A report that 26 employees at the Baltimore City Detention Center (formerly the City Jail) flunked drug tests required by the state when it took over the institution July 1 vindicates the Schaefer administration's policy of cracking down on drug use in state workplaces. A drug-impaired prison employee whose condition contributes to a breakout or hostage-taking situation is every bit as much a public menace as a cocaine-using airline pilot or a train engineer high on marijuana.
The 26 employees who were fired for failing the test represented only about 3 percent of the jail's 850 employees. But another 36 employees refused to take the test, and it's probably safe to assume some declined because they feared exposure. None of the 36 was allowed to keep his or her job, but when you add them to the number who tested positive for drugs, nearly 8 percent of the staff had to be let go because of suspected drug use.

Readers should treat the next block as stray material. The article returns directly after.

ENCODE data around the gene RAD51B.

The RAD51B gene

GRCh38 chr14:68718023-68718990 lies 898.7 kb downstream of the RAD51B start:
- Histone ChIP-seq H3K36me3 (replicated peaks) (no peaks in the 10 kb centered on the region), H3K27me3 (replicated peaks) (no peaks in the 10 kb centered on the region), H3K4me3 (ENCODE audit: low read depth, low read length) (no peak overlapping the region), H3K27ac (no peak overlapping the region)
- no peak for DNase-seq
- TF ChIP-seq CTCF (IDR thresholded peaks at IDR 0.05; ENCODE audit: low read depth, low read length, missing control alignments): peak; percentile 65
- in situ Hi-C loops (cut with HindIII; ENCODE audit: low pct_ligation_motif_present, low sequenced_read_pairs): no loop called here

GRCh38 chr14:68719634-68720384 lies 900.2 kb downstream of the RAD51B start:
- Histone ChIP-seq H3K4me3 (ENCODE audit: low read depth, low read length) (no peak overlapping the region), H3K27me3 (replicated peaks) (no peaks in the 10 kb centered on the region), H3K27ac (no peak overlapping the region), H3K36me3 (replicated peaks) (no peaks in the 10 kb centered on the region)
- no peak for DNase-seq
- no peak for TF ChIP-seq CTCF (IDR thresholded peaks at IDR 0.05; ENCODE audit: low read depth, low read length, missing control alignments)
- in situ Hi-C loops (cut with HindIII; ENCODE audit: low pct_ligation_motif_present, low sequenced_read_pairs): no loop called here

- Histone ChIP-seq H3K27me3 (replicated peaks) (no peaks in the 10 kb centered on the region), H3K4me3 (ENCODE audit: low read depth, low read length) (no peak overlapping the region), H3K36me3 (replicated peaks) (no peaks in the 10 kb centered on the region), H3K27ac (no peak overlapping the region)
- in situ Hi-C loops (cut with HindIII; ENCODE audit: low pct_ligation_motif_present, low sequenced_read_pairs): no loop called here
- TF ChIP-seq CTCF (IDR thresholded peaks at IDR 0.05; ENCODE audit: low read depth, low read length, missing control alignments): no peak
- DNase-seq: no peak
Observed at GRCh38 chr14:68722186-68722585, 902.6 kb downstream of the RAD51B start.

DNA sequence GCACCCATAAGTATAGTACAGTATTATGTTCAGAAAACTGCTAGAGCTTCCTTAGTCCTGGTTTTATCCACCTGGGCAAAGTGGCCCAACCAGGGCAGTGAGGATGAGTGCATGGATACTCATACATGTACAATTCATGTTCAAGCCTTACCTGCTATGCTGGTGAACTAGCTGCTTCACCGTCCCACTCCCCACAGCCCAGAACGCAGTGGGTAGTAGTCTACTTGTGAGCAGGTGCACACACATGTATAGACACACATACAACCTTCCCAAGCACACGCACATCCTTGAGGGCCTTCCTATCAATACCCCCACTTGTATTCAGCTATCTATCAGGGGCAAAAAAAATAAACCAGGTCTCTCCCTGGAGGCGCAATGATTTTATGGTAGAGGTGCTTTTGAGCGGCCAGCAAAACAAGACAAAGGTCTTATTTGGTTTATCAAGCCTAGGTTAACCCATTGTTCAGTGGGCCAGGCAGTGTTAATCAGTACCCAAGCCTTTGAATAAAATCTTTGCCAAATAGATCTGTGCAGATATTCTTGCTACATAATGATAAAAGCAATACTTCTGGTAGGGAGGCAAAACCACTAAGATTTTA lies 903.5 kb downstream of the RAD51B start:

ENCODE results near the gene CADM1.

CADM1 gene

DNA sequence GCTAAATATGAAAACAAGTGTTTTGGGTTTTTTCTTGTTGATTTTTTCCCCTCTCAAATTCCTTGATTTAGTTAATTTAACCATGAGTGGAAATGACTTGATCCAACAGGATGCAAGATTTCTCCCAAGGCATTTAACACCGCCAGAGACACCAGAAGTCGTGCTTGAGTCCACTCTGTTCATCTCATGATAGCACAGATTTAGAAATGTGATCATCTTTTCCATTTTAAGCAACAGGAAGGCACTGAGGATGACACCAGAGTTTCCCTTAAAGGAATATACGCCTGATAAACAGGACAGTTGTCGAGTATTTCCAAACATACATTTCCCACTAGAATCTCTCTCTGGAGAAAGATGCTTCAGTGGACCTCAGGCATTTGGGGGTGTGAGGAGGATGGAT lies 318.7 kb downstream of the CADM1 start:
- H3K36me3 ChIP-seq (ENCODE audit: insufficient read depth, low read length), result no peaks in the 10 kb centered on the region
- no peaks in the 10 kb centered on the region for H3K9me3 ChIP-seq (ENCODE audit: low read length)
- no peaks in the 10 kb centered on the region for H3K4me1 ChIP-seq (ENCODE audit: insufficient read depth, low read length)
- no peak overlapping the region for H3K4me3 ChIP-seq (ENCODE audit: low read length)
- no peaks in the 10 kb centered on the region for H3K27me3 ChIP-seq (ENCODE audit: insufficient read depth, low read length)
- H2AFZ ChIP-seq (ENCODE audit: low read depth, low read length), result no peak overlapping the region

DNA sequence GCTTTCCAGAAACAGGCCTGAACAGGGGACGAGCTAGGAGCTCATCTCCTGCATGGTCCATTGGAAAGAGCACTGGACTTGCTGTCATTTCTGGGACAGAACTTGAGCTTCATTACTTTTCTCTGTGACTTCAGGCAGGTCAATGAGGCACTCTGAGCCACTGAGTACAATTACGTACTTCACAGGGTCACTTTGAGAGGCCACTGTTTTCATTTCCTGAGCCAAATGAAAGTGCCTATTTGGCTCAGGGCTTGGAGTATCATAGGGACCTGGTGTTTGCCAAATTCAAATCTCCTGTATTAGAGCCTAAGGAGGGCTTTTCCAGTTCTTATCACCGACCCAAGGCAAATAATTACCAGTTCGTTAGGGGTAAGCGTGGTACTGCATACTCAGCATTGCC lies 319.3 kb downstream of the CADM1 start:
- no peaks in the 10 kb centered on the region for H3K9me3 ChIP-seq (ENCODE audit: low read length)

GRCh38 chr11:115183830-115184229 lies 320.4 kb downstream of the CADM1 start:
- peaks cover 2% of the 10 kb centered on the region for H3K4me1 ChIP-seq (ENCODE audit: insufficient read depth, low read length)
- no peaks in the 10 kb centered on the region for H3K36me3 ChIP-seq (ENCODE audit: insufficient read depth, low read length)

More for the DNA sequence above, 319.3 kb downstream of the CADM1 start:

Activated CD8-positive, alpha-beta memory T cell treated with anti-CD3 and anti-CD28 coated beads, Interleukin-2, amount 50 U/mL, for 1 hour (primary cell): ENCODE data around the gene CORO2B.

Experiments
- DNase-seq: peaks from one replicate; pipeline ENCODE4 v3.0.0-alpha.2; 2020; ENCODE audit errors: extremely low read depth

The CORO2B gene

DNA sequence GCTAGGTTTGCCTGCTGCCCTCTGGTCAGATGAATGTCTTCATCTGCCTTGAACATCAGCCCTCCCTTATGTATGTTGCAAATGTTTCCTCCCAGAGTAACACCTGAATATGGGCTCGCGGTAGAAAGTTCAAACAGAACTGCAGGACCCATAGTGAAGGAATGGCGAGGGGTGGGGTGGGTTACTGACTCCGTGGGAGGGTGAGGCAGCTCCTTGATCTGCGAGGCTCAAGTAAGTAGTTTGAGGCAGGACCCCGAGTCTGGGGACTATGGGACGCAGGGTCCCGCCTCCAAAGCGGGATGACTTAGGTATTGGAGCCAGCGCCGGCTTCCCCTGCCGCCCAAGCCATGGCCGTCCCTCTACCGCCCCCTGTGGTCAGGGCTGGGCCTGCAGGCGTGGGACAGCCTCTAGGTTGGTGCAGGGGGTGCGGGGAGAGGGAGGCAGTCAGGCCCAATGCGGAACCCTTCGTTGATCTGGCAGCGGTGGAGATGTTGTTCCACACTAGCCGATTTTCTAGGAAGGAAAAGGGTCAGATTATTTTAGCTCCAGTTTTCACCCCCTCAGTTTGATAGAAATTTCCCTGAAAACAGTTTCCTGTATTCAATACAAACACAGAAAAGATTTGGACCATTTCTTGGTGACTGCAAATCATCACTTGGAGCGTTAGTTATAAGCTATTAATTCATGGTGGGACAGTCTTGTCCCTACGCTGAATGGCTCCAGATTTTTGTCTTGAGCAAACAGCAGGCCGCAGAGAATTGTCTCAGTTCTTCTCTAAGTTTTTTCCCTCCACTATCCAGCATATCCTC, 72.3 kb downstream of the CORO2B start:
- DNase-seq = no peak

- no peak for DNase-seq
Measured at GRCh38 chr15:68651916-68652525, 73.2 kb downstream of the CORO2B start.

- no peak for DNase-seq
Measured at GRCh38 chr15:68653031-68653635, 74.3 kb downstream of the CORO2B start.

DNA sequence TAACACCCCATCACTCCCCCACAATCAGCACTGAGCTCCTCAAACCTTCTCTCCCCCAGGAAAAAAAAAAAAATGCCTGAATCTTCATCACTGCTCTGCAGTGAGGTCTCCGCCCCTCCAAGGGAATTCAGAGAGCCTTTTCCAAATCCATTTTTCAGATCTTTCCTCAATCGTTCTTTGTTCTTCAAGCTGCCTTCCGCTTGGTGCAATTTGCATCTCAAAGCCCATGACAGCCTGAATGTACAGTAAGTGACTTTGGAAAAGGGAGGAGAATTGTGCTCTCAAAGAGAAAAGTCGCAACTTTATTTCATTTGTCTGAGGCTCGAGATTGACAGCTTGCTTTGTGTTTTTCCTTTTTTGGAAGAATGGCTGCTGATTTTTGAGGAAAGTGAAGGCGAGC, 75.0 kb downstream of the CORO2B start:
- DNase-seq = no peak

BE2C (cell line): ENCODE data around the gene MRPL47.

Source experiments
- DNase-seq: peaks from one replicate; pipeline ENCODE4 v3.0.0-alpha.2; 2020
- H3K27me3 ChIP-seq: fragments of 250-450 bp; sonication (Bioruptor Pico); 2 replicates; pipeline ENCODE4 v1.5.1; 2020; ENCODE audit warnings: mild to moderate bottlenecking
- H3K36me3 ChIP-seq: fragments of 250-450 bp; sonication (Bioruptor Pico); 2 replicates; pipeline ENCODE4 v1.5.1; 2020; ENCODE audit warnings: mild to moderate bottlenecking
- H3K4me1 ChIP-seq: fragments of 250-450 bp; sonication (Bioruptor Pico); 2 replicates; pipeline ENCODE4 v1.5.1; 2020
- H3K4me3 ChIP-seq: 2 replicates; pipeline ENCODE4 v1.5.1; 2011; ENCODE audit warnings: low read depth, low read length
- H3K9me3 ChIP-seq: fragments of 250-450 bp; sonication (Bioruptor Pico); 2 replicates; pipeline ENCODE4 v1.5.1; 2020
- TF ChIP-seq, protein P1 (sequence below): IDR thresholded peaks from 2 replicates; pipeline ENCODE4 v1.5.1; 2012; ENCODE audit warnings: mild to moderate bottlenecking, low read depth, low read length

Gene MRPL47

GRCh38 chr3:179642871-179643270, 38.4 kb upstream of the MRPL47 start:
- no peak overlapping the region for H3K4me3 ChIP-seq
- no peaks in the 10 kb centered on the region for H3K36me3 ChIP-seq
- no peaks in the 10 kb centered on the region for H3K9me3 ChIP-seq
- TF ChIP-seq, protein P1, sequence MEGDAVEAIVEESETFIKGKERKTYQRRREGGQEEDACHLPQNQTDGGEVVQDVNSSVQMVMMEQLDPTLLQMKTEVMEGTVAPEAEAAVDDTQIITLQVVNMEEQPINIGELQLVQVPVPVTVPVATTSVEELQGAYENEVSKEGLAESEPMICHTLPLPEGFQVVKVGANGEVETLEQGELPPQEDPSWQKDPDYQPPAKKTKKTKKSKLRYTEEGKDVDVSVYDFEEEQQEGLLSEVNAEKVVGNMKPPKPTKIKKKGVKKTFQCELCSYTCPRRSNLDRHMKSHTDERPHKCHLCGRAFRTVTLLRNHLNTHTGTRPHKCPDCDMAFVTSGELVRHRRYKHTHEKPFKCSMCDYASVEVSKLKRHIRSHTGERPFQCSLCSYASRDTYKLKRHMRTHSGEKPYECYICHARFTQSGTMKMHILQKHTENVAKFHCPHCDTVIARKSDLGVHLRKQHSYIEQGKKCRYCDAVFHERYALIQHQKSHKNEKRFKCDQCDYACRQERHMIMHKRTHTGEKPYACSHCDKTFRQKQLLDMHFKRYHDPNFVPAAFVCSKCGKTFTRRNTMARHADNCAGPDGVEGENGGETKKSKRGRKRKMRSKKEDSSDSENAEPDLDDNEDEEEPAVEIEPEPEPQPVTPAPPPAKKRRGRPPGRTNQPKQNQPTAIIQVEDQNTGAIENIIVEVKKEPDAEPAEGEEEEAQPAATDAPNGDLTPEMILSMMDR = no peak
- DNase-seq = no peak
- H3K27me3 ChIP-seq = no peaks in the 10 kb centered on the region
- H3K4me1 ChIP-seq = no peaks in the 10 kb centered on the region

None of this should come as any particular surprise given the pervasiveness of drugs. Certainly in this case the problem is exacerbated by the generally disadvantaged labor pool prisons recruit from, as well as by the work-related stresses that go with the job.
Still, one wonders how representative the 8 percent figure is of other segments of the work force. Is it reasonable to assume that 8 percent of, say, schoolteachers or nuclear power plant workers also would flunk if required to submit to a similar test? It's fine to point indignantly at prison employees as peculiarly susceptible to drug abuse, but we suspect they may in fact be far less unique in this regard than most people would wish.